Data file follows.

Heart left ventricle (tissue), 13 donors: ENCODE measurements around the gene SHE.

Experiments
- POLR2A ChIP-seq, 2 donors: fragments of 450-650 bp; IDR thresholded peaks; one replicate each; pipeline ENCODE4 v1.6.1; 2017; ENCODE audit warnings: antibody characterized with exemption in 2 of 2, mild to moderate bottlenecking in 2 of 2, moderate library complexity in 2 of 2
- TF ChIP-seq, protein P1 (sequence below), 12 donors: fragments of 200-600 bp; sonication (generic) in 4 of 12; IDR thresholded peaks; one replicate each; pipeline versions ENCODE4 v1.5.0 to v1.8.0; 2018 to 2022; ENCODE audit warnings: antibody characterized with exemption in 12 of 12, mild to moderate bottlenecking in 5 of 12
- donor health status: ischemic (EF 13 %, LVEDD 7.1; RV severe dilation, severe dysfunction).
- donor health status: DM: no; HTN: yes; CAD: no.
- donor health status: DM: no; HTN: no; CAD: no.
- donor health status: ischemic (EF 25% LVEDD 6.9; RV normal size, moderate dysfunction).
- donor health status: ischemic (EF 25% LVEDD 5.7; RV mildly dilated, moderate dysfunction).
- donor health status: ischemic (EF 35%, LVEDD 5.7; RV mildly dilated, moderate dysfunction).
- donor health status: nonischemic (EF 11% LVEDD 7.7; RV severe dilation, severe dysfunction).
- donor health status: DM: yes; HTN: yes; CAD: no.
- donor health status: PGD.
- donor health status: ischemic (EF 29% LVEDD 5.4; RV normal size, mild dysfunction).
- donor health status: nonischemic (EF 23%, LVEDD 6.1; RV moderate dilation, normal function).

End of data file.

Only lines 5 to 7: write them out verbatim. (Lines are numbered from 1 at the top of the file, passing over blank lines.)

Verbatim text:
- donor health status: ischemic (EF 13 %, LVEDD 7.1; RV severe dilation, severe dysfunction).
- donor health status: DM: no; HTN: yes; CAD: no.
- donor health status: DM: no; HTN: no; CAD: no.